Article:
A RETIRED Inverness businessman who was hit with a £1.2 million pensions bill he has no means of paying has written an open letter to all political leaders ahead of the General Election pleading with them to sort out “iniquitous” pensions laws that have left him facing financial ruin.

Murray Menzies, who ran plumbing firm William Menzies and Son along with his father, has been served with the bill thanks to the way rules that were designed to stop big businesses flouting their pension responsibilities apply to multi-employer schemes.

READ MORE: Retired plumber fears financial ruin over £1.2m pension scheme debt

Under the terms of the legislation, which came into force in 2005, employers severing ties with a pension scheme must pay a so-called section 75 debt to ensure it has enough money to meet all its future liabilities.

With multi-employer schemes like Plumbing Pensions, which Mr Menzies had enrolled employees into since 1975, anything from the departure of a company’s final employee to the retirement of its owner will trigger a debt.

Despite his firm making all the necessary payments on behalf of employees while trading, Mr Menzies’ debt was triggered when he retired and shut down the firm in 2015.

The £2 billion scheme, which has been used by thousands of employers over the years and is fully funded on an ongoing basis, is required by law to chase him for the £1.2m.

Because his business was unincorporated he is personally liable for the full sum and because it is no longer trading he is unable to take advantage of measures that have allowed other businesses to have their own debts set aside.

READ MORE: Only a change to the law can save our members, Plumbing Pensions boss says

In an open letter published in The Herald today, Mr Menzies has pleaded with all political parties to commit to taking action on behalf of him and the other affected businesses. In particular, he is urging them to bring back a bill that was tabled by SNP MP Alan Brown in 2018 and which sought to protect the owners of unincorporated businesses by allowing them to incorporate without triggering a debt.

“The unintended consequences of this legislation and failures by the trustees of the Plumbing Pension Scheme have left my wife Jenny and I facing imminent financial ruin with a £1.2m section 75 bill,” he wrote.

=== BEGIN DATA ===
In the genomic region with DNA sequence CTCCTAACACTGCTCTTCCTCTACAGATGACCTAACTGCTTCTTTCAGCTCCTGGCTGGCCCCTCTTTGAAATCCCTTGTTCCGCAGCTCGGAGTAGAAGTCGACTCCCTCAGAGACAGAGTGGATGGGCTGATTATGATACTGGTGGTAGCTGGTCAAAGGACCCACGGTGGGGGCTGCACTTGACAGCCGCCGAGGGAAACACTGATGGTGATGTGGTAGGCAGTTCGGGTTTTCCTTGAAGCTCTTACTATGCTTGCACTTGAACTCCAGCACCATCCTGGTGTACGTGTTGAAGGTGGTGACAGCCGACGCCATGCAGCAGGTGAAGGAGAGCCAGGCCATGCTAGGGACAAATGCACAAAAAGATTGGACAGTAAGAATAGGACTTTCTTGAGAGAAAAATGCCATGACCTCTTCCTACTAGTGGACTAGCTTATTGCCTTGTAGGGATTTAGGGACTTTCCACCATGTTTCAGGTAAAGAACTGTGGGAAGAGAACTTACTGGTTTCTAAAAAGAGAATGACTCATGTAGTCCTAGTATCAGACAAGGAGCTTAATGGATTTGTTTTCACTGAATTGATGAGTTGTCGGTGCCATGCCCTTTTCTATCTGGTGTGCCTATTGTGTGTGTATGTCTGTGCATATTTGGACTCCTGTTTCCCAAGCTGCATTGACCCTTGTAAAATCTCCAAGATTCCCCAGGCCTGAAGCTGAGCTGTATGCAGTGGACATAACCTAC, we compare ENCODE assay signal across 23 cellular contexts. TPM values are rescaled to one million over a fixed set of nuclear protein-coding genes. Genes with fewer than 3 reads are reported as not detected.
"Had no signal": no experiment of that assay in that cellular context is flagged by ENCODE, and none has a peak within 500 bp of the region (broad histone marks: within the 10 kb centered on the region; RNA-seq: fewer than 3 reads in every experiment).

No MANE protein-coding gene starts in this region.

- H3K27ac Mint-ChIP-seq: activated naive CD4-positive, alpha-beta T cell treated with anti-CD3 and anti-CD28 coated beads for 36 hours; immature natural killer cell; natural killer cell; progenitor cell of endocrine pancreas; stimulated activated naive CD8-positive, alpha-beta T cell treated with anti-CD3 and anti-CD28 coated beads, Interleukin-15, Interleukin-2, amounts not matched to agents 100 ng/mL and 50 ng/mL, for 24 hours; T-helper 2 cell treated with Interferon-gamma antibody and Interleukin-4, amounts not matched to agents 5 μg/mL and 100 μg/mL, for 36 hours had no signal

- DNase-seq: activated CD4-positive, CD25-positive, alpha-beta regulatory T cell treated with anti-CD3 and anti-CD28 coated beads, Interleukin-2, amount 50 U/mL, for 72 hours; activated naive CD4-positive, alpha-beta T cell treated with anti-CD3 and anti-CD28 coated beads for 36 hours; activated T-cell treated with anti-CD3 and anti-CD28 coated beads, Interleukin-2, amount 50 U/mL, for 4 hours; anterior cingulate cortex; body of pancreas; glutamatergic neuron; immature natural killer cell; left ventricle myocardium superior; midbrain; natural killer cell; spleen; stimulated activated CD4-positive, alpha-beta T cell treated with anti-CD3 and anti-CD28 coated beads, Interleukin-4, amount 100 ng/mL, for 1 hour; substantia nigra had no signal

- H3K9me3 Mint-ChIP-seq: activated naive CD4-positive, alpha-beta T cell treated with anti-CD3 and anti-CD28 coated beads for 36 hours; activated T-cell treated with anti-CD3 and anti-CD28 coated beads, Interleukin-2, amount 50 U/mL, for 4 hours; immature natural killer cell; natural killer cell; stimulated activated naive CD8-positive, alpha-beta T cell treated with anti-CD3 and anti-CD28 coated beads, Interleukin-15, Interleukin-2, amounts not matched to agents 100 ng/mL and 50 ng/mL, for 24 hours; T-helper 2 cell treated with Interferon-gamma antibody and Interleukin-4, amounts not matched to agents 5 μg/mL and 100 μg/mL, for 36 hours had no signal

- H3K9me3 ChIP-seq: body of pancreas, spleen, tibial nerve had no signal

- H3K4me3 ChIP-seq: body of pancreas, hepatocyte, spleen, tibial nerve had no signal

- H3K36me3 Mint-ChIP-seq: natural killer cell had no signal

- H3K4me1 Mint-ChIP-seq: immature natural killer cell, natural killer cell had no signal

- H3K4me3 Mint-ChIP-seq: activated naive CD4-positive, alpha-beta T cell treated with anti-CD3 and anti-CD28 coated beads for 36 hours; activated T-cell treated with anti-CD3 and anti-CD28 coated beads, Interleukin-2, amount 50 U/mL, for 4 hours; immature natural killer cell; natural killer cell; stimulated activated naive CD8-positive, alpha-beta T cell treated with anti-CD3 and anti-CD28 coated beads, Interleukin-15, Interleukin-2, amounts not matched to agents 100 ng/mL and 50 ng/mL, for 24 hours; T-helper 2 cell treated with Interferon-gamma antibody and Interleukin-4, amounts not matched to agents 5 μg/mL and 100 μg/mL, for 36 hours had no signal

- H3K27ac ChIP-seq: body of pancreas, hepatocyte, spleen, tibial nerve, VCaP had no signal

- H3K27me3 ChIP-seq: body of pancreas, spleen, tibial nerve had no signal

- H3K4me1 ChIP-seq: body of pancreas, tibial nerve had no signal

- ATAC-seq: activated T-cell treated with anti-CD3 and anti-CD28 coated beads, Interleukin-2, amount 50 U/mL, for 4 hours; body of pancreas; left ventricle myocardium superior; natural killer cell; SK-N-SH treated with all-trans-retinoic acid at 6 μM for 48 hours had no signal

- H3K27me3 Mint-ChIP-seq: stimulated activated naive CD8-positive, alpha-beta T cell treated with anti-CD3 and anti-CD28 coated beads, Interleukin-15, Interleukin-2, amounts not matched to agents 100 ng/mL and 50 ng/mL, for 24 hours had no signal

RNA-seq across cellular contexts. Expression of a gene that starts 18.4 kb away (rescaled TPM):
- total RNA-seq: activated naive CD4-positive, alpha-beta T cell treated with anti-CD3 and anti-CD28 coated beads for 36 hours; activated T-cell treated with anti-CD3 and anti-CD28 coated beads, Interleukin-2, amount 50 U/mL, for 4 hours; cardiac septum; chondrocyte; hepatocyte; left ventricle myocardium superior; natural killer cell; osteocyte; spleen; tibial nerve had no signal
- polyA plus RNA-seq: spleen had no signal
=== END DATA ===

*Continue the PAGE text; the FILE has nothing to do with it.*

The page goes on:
“This is a fate which is also shared by other retired plumbing employers, and which awaits many others, who will trigger section 75 by retiring, ceasing trading, or trying to sell their business.

“Like these other employers, we have paid all the pension contributions properly due to the scheme over the years and it cannot have been Parliament’s intent to bankrupt us through no fault of our own, when this legislation was changed in 2004.

READ MORE: Plumbers' pension crisis: ‘I’ve been unwittingly tied into a debt for life’

“I am but one of hundreds of plumbing employers across the UK who are facing ruin unless changes are enacted as soon as Parliament reconvenes.

“I would appeal to all political party leaders to commit to bringing Alan Brown’s bill back before Christmas, and to fast track it’s progress through Parliament.”

As well as seeking to protect the owners of unincorporated businesses from unlimited liabilities, the Multi-Employer Pension Schemes Bill, which did not make it past the first-reading stage, also sought to change the way section 75 debts are calculated.

Currently, they must be calculated on a buy-out basis, which makes even fully funded schemes appear to have a large deficit, while existing employer-members must also foot the bill for the so-called orphan liabilities left behind by employers that were able to leave the scheme under a different regulatory regime.

READ MORE: MPs call on Government to act over potentially ruinous pension debts

Earlier this year Plumbing Pensions chief executive Kate Yates said she has no appetite to chase business owners like Mr Menzies for section 75 debts but stressed that unless there is a change to the law she will have no option but to comply.

“We’re still pursuing this and hope that some solution will be found, but parliamentary time is being distracted,” she said.

After Mr Menzies’ situation was highlighted by The Herald in October a cross-party group of MPs also called on the Government to take action over the way employer-debt legislation impacts on multi-employer schemes, with the SNP’s Pete Wishart, Liberal Democrat Alistair Carmichael, Tory Kirstene Hair and Labour member Ged Killen all demanding action be taken.